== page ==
Q: (interviewer) Sandy was sick for three years before cancer finally claimed her life. What did you see that gave you the idea for Ankota?
A: (Will) I saw two things. First, I saw skilled, professional health care workers who were committed to doing their jobs well. Second, I saw a terribly inefficient system that forced these people to spend significant time doing things other than caring for patients. This wasted time and resources cost the healthcare system--and the companies in it--billions of dollars each year.
Q: (interviewer) Give me an example of one of the problems you saw.
A: (Will) Just one? (laugh) Okay-an appointment scheduled in the morning for a nurse to visit Sandy at home. She was given a window and the nurse missed that window, showing up later in the afternoon. This is not uncommon because home care companies often schedule appointments in a very manual fashion, there is frequent change, and schedules are very difficult to manage. Mistakes like this are common. Sandy could have spent that day at the kids' school or out enjoying the day with friends--living her life. Instead, millions of home care patients just like her are forced to wait around for the system to catch up with them.
I'll give you another example: A nurse arrived one day to find that the equipment and the feeding supplies she needed for the visit were not delivered. That was a wasted visit for that nurse, it cost everyone money and delayed the care that was needed. There are consequences to this besides just a wasted appointment. At this time, Sandy could only be fed intravenously. The company delivering the supplies now had a delivery crisis that upset other deliveries and added mileage expense, and the nurse then had to work overtime that day. This was entirely because the planning and scheduling of the people, equipment, and supplies was not well coordinated. That one example cost the system thousands of dollars and wasted tremendous time for everyone.
Q: (interviewer) Clearly, this frustrated you. How does Ankota approach this?
A: (Will) It was incredibly frustrating--the lack of coordination, the lack of communication between the providers, the manual planning--these are problems that are common to many industries that are equally complex and they have been solved. We can solve this in healthcare.
The problem is that many of these efforts have been treated as separate tasks and managed in "silos," so they have remained highly fragmented. The result is an uncoordinated, inefficient system as we just discussed.
Healthcare needs to be managed as a "delivery model." There is a tremendous opportunity to improve operational efficiencies and to improve the efficacy of care. Ankota is doing this by providing technology that enables "Healthcare Delivery Management," or "HDM."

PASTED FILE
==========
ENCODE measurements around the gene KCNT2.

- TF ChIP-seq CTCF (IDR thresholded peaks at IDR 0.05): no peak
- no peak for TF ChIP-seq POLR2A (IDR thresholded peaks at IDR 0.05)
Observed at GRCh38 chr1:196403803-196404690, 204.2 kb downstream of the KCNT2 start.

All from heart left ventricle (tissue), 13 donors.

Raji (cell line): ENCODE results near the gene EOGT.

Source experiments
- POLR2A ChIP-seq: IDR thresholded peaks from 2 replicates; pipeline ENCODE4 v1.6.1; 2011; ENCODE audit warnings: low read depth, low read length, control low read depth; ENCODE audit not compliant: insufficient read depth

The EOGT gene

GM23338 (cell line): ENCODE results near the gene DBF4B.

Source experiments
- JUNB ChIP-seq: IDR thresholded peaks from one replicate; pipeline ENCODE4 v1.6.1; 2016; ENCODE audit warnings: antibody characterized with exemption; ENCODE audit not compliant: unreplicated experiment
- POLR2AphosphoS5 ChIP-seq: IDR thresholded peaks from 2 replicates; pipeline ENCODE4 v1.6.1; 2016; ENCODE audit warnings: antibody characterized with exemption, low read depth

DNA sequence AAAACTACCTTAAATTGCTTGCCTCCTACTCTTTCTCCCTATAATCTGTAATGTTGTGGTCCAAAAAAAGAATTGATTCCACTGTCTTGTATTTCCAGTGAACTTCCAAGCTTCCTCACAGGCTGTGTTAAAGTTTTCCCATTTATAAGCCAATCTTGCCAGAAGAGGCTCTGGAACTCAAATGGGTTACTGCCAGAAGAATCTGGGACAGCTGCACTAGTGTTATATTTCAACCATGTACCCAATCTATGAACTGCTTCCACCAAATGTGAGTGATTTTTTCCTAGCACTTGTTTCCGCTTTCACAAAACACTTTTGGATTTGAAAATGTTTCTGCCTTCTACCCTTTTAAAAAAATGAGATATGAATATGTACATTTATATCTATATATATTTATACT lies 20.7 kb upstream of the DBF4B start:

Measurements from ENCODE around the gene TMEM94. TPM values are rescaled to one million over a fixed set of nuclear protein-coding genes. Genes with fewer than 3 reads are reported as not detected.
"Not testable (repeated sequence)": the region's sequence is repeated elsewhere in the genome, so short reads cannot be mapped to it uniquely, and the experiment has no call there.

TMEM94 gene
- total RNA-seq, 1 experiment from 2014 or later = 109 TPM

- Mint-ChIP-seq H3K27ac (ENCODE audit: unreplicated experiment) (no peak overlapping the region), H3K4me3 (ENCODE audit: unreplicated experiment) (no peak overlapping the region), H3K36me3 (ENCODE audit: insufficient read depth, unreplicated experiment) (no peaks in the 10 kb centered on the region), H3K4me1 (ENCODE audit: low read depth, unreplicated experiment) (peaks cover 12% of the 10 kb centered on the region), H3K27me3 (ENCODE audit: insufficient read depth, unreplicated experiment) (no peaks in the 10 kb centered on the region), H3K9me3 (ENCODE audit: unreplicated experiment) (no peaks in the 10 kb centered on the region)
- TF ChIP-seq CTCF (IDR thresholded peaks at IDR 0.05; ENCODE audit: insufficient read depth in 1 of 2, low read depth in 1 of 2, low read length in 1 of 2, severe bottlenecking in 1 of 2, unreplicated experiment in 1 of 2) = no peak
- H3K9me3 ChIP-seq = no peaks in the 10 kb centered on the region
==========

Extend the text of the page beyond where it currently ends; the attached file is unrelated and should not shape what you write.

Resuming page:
Q: (interviewer) Can you give me an example of the types of efficiencies you are talking about?
A: (Will) Sure. For example, we find that a company that schedules home care workers or delivers equipment or supplies can reduce the number of miles driven by 25-35% simply by using Ankota's route planning and scheduling. Companies should look at their fuel costs and ask, "Would I like to cut that cost by one third?" They can also increase their capacity by about 10-20% simply by recovering time that was previously unproductive. That increases their revenues and reduces their operating costs.
Q: (interviewer) I get how that improves the business, but how does your example improve the quality of care for patients?
A: (Will) First of all, anything that improves the profitability of the provider's business and helps them compete is ultimately good for patients and improves the healthcare system in general. Secondly, Ankota's HDM solution is more than just a tool for scheduling and optimizing certain resources. HDM is a platform that coordinates the many people and resources into an efficient operational model and enables a "best practices" approach to delivering care. This is what enables real care management with protocol-based approaches to managing care. It provides a model that measures efficacy and enables continual improvement. It is a paradigm that has been very successful in other industries like aerospace, automotive, defense, and so on. These industries also have very complex supply chain networks that have to be coordinated and run efficiently. Health care can definitely learn from them.